Why Distance and Difference Cause Prejudice - Hope 103.2

Why Distance and Difference Cause Prejudice

Keep people at a distance and you only see them in blurry outlines. It’s then easy to perpetuate myths about them, writes Brian Harris.

By Brian HarrisFriday 6 Oct 2023Christian LivingReading Time: 4 minutes

In his profoundly insightful book Not in God’s Name, Jonathan Sacks asks how it was that Joseph’s brothers planned to kill him.

Fratricide is a pretty extreme response that we read about in Genesis 37:18-20.

Even if Joseph was a tad irritating, his brothers’ reaction is desperately over the top.

So, how had it got so badly out of hand?

Reflecting on this disturbing family affair in Genesis, Sacks notes that the brothers’ murderous conversation starts when they see Joseph at a distance.

They quickly dismissed him as an arrogant dreamer, someone very different to them.

Goodness, his colourful coat emphasised that.

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What a pretentious prat, wearing that cloak wherever he went to emphasise he was daddy’s favourite.

Sacks sums it up this way: Due to Joseph’s distance and difference, murderous thoughts took hold of his brothers’ hearts.

Distance and difference – the two D formula for stereotypes, prejudice and disaster.

Keep people at a distance and you only see them in the blurriest of outlines.

It’s then easy to perpetuate myths about them.

“Have you heard about them? They are…”

It’s so different when you let people get close. Then you discover that when they are cut, they bleed.

You might notice their silly sense of humour or their disarming humility.

You spot their wildest hopes, and become aware of their deepest sorrows.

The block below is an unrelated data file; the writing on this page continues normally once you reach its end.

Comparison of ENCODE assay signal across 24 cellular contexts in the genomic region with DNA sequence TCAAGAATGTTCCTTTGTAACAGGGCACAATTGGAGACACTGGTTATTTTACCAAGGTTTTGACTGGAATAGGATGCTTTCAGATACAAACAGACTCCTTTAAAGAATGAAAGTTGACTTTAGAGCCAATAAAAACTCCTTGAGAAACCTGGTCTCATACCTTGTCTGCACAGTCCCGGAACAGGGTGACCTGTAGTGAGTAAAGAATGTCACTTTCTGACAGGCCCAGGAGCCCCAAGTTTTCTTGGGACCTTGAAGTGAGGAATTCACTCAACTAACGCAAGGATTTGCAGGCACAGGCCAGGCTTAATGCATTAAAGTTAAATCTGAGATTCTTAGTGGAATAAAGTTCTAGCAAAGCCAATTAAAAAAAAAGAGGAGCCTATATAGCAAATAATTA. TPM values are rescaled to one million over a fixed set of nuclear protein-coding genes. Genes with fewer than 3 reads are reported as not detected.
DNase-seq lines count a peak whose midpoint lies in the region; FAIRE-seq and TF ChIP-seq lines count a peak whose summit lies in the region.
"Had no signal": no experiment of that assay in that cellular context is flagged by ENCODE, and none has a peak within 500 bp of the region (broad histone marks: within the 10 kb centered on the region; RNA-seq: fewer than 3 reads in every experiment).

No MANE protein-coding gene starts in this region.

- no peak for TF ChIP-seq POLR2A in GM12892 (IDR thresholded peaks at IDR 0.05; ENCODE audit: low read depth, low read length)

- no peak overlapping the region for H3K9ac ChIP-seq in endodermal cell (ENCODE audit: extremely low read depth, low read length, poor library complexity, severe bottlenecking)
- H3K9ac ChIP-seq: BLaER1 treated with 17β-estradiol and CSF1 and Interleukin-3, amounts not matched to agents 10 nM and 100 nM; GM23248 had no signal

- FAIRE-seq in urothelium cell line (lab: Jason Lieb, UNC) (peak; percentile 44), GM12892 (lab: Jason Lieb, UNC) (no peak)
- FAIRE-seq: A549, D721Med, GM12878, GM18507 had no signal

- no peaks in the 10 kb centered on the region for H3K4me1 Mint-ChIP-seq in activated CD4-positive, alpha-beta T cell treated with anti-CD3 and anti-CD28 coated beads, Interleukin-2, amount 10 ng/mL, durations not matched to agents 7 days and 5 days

Like you, they have unfounded fears and awkward lapses.

Like you, they can be hurt, and like you, they might sometimes behave badly – and show astonishing kindness, at other times.

When we allow people to get close, well, they get close, and we see things very differently.

How distance escalates division

But Joseph is not close when his brothers plan to kill him.

He is there in the distance as an annoying object.

They can speak about him, but he is too far away for them to speak with him.

That is always a formula for disaster – speaking about people but not with them.

Perhaps his brothers thought they already knew Joseph.

After all, it is not as though they had never spoken.

Oh my – they certainly remembered his bragging recollection of his strange dream.

So fanciful, predicting a day when they would be bowing down to him.

And talk about disrespectful.

How dare he think he was better than them.

Here they are doing the real work for their father – tending his flock – while Joseph is being mollycoddled at home.

Their anger escalates as they spur each other on.

Murder is soon on the agenda.

Distance puts you at great risk.

So does difference.

Joseph simply was different.

If you were his parents, Jacob and Rachel, you loved that about him.

I’m sure he was quirky and funny and loved dressing up – which is probably why Jacob gave him that disastrous gift of a coat of many colours.

Jacob meant no harm by giving Joseph that special garment but the damage it caused.

So much jealousy…

Joseph was clearly seen as the favoured one, and that can place you in a dangerous spot.

Much wiser to blend in, to be a little blah, another little vanilla photocopy of everyone else.

Joseph: Distant and Different

And so because Joseph is in the distance and different, murder finds its way on to the menu.

In the end they settle for selling him as a slave.

When he got closer and they saw his actual terror and how frail and vulnerable this teenager really was, perhaps they felt a stab of compassion.

When they could see him up close, was he really that bad?

Better to let him pass his days as a slave than in the grave.

That would certainly stop him from being different.

After all, no one more anonymous than a slave.

There are many ways to understand the tragic but eventually triumphant story of Joseph.

So much hatred.

So many wasted years.

So many regrets.

And the thread running through – distance and difference.

In the end, though, every barrier is broken down. As Joseph notes in Genesis 50:20, what his brothers had intended for evil, God had worked for good.

Such a remarkable story – and pertinent today.

What would happen if we allowed those who are distant to come close, and those who are different to widen our horizons?

Article supplied with thanks to Brian Harris.

About the Author: Brian is a speaker, teacher, leader, writer, author and respected theologian who is founding director of the AVENIR Leadership Institute, fostering leaders who will make a positive impact on the world.

Feature image: Photo by Bonnie Kittle on Unsplash